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DESIGN PORTFOLIO
TAMARA MITCHELL
EFFORT/REWARD: GOOD EXAMPLE
 This business card is low effort and high reward. At one
glance the reader easily locate the main title and subtitle
of the card.
 The text is well-grouped, easy to find, and visually
appealing.
 There is plenty of whitespace around the text to make
it legible.
EFFORT/REWARD: GOOD EXAMPLE
 This map is high effort and high reward.
There is a lot of detail on the map, but it is
well-organized.
 Pictures are directly connected to locations
on the map.The principle of embodiment
is reinforced through these pictures of
actual places and animal life on the map.
 Captions are used to further explain
pictures.
 Graphics are used to represent local places
on the map and increase the visual appeal
and communicate important
information.
EFFORT/REWARD: GOOD EXAMPLE
 This magazine is high effort and high
reward.There is a lot of information on
this page, but it is anchored to a center
image that represents the core topic.
 Smaller pictures are linked to regions
on the center image to reinforce
relevant subtopics.
 Captions are structured with color and
bolded text to highlight the most
important information first.
 There is plenty of whitespace on the
page to make the information legible.
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EFFORT/REWARD: BAD EXAMPLE
 This sign is high effort/low reward. It
is difficult to read because it relies
entirely on text that spans from
top to bottom and left to right to
communicate with the audience.
 All text is given equal importance
by making it relatively the same size.
It is difficult to know where to look
first.
 There isn’t enough whitespace
used to emphasize one area of text.
EFFORT/REWARD: BAD EXAMPLE
 This magazine layout is high effort and low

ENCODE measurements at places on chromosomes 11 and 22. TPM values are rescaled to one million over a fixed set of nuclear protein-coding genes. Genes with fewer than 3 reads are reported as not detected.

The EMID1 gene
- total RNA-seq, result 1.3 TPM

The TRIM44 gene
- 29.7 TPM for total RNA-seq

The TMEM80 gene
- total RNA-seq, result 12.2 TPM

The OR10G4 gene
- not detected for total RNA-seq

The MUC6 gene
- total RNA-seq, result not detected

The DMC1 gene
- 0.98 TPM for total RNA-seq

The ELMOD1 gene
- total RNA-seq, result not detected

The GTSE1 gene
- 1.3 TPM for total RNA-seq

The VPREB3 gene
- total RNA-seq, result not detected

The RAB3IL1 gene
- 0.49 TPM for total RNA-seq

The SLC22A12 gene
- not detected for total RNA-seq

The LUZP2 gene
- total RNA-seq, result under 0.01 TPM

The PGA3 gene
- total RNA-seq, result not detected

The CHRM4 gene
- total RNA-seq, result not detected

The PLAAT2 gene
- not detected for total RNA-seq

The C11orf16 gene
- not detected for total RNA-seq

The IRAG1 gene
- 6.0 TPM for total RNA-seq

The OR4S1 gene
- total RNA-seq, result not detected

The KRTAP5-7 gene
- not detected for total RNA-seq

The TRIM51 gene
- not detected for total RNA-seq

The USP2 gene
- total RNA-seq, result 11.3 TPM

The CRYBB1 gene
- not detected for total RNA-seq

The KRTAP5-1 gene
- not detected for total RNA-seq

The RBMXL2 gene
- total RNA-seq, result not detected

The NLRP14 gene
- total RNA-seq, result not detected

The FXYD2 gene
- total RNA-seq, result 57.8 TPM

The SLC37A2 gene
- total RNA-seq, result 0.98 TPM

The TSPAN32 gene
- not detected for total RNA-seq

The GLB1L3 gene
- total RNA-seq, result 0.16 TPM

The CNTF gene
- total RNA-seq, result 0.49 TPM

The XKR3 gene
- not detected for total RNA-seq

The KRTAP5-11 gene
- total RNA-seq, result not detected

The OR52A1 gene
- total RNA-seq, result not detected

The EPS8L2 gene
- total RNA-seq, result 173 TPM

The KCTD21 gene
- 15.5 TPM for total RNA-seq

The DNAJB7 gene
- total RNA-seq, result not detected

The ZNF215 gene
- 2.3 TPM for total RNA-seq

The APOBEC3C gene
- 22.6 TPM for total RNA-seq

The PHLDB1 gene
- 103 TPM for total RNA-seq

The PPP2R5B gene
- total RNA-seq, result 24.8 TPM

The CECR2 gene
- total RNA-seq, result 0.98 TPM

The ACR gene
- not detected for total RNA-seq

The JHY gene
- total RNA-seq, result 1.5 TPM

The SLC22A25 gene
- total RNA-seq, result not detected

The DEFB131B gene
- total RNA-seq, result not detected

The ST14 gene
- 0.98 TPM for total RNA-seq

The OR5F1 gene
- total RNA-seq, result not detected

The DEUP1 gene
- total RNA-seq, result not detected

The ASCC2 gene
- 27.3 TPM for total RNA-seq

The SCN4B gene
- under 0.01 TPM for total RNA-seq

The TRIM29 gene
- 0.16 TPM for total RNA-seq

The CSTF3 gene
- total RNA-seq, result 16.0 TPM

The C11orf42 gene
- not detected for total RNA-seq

reward.The text is too close together to make it
readable.
 The image of text on a text-heavy page makes
reading the article seem even more daunting.
 The black and white images with black and
white text only emphasize the business of the page.
 Event thought this quote is in a section apart from
the rest of the text, it is still lengthy and increases
the amount of effort it would take to read the
page.
 There isn’t enough whitespace used between
paragraphs and lines to emphasize one area of text.
THEME: GOOD EXAMPLE
 The theme of a dairy is communicated
through color choice.
 The twine is an element induces
historical nostalgia that reminds the
audience of the “good ole days” and
moves the reader from the business card
to the green text.The business card,
with a more modern feel, contrasts
with the twine and communicates a
modern resurgence of country-fresh farm
products.
 The earthy, brown packaging materials
used in this advertisement reinforce the
message of an “all natural” dairy.
THEME: GOOD EXAMPLE
 The title “Fish Fry” is the largest text
making it one of the first things an
audience sees on the page.
 A blue, white, and gray color scheme
implies that the fish are fresh from the
ocean.The darker blue color makes the
center text look like its on a sign.
 Simple fish graphics are swimming
toward the sign and are repeated to
reinforce the fish fry concept in a
tasteful and professional manner.
THEME: BAD EXAMPLE
 Using more than two fonts doesn’t reinforce the tone
communicated through fonts.
 The flyer is a jumble of fonts, colors, and images. It doesn’t